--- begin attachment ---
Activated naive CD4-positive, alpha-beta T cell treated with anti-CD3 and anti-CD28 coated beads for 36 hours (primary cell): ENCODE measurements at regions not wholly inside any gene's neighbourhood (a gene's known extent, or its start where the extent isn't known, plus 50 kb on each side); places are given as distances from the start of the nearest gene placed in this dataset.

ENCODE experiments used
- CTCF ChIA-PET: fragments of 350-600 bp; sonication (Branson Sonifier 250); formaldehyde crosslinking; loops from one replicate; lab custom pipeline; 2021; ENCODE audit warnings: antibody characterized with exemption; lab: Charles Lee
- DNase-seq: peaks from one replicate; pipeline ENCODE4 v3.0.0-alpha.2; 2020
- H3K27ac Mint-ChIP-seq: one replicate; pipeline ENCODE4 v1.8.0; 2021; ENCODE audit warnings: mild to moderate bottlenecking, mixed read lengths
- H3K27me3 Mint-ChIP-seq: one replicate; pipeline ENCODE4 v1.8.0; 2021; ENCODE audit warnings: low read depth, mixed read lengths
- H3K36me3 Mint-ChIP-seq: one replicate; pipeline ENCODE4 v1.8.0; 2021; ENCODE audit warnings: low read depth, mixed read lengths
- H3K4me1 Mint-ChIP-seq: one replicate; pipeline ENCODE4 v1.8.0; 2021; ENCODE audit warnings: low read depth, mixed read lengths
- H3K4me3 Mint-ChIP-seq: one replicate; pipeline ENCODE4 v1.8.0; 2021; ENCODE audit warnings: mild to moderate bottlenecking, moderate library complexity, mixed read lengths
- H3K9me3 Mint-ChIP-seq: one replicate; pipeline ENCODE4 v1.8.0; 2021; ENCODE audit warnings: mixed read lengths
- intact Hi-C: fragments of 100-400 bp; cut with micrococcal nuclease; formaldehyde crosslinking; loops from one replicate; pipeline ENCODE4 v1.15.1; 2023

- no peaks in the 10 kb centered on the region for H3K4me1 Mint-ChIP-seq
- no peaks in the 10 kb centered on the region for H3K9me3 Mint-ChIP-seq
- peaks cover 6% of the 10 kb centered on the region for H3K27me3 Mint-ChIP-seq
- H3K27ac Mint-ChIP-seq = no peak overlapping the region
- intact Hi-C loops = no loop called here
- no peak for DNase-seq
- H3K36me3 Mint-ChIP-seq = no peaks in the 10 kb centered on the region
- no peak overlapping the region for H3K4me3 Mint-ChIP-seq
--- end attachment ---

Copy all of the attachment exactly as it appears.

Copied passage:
Activated naive CD4-positive, alpha-beta T cell treated with anti-CD3 and anti-CD28 coated beads for 36 hours (primary cell): ENCODE measurements at regions not wholly inside any gene's neighbourhood (a gene's known extent, or its start where the extent isn't known, plus 50 kb on each side); places are given as distances from the start of the nearest gene placed in this dataset.

ENCODE experiments used
- CTCF ChIA-PET: fragments of 350-600 bp; sonication (Branson Sonifier 250); formaldehyde crosslinking; loops from one replicate; lab custom pipeline; 2021; ENCODE audit warnings: antibody characterized with exemption; lab: Charles Lee
- DNase-seq: peaks from one replicate; pipeline ENCODE4 v3.0.0-alpha.2; 2020
- H3K27ac Mint-ChIP-seq: one replicate; pipeline ENCODE4 v1.8.0; 2021; ENCODE audit warnings: mild to moderate bottlenecking, mixed read lengths
- H3K27me3 Mint-ChIP-seq: one replicate; pipeline ENCODE4 v1.8.0; 2021; ENCODE audit warnings: low read depth, mixed read lengths
- H3K36me3 Mint-ChIP-seq: one replicate; pipeline ENCODE4 v1.8.0; 2021; ENCODE audit warnings: low read depth, mixed read lengths
- H3K4me1 Mint-ChIP-seq: one replicate; pipeline ENCODE4 v1.8.0; 2021; ENCODE audit warnings: low read depth, mixed read lengths
- H3K4me3 Mint-ChIP-seq: one replicate; pipeline ENCODE4 v1.8.0; 2021; ENCODE audit warnings: mild to moderate bottlenecking, moderate library complexity, mixed read lengths
- H3K9me3 Mint-ChIP-seq: one replicate; pipeline ENCODE4 v1.8.0; 2021; ENCODE audit warnings: mixed read lengths
- intact Hi-C: fragments of 100-400 bp; cut with micrococcal nuclease; formaldehyde crosslinking; loops from one replicate; pipeline ENCODE4 v1.15.1; 2023

- no peaks in the 10 kb centered on the region for H3K4me1 Mint-ChIP-seq
- no peaks in the 10 kb centered on the region for H3K9me3 Mint-ChIP-seq
- peaks cover 6% of the 10 kb centered on the region for H3K27me3 Mint-ChIP-seq
- H3K27ac Mint-ChIP-seq = no peak overlapping the region
- intact Hi-C loops = no loop called here
- no peak for DNase-seq
- H3K36me3 Mint-ChIP-seq = no peaks in the 10 kb centered on the region
- no peak overlapping the region for H3K4me3 Mint-ChIP-seq